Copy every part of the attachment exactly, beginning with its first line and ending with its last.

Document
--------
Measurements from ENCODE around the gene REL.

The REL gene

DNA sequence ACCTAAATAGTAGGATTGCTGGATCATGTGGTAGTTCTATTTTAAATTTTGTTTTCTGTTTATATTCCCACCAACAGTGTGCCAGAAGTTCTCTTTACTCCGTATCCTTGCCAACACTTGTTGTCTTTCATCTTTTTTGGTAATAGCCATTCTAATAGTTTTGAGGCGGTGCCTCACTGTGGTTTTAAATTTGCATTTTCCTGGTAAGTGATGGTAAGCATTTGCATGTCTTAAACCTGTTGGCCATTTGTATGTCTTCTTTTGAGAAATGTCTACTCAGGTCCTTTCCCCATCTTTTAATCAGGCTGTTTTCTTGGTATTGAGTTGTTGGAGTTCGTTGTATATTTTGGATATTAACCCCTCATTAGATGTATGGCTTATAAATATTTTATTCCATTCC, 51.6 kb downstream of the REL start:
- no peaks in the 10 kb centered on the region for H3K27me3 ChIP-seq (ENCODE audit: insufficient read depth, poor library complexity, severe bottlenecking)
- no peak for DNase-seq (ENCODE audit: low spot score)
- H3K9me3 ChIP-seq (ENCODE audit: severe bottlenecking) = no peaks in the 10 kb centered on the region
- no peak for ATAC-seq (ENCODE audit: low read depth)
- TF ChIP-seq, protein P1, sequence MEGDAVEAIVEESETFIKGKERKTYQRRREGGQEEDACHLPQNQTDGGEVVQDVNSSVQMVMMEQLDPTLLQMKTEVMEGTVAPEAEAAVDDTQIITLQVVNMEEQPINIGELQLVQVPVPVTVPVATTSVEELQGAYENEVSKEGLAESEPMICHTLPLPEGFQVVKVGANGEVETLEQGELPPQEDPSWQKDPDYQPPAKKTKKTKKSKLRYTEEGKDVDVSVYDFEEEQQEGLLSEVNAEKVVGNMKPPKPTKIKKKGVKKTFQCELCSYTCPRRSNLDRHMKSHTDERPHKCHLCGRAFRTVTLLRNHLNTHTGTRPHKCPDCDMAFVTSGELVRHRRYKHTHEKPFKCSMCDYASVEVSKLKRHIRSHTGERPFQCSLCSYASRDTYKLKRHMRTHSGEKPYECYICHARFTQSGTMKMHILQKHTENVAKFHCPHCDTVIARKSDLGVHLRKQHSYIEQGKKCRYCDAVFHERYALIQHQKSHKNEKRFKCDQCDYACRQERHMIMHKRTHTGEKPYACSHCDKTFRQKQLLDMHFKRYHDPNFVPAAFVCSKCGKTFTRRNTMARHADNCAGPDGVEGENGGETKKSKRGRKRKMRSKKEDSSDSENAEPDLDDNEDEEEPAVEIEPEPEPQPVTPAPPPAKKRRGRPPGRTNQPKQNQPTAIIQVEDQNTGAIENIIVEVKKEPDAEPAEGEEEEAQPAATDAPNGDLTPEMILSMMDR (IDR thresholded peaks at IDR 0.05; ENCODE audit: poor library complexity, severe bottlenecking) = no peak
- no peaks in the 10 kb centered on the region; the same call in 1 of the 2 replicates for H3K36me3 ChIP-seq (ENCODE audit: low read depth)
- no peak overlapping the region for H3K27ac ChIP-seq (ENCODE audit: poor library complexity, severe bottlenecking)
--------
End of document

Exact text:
Measurements from ENCODE around the gene REL.

The REL gene

DNA sequence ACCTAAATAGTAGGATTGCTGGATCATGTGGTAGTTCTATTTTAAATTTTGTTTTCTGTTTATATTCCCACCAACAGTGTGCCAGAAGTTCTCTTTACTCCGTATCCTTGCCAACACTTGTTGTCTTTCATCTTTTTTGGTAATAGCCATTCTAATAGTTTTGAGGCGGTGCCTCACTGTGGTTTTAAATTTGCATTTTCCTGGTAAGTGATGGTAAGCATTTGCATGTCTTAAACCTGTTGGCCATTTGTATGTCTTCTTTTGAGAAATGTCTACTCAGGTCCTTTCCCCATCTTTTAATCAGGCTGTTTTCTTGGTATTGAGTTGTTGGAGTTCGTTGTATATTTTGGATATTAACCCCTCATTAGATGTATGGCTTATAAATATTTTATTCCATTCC, 51.6 kb downstream of the REL start:
- no peaks in the 10 kb centered on the region for H3K27me3 ChIP-seq (ENCODE audit: insufficient read depth, poor library complexity, severe bottlenecking)
- no peak for DNase-seq (ENCODE audit: low spot score)
- H3K9me3 ChIP-seq (ENCODE audit: severe bottlenecking) = no peaks in the 10 kb centered on the region
- no peak for ATAC-seq (ENCODE audit: low read depth)
- TF ChIP-seq, protein P1, sequence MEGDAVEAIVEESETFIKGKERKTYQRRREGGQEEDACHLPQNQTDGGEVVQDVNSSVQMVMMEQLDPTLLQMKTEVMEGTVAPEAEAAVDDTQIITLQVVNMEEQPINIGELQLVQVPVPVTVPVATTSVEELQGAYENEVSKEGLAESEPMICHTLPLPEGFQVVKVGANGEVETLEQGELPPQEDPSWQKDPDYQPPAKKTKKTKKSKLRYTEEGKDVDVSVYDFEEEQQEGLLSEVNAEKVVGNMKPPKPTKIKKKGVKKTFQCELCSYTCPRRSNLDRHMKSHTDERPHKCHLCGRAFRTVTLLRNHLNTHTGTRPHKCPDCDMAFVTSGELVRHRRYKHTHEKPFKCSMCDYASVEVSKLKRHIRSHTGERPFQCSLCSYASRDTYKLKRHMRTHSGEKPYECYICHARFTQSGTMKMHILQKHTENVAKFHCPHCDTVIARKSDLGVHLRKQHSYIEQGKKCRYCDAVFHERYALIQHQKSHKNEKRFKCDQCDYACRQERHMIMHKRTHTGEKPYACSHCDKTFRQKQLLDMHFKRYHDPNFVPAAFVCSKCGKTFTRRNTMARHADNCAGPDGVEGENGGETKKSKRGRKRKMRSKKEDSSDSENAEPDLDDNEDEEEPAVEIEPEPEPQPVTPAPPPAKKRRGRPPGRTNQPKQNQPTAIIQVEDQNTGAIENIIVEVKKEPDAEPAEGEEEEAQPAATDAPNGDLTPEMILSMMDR (IDR thresholded peaks at IDR 0.05; ENCODE audit: poor library complexity, severe bottlenecking) = no peak
- no peaks in the 10 kb centered on the region; the same call in 1 of the 2 replicates for H3K36me3 ChIP-seq (ENCODE audit: low read depth)
- no peak overlapping the region for H3K27ac ChIP-seq (ENCODE audit: poor library complexity, severe bottlenecking)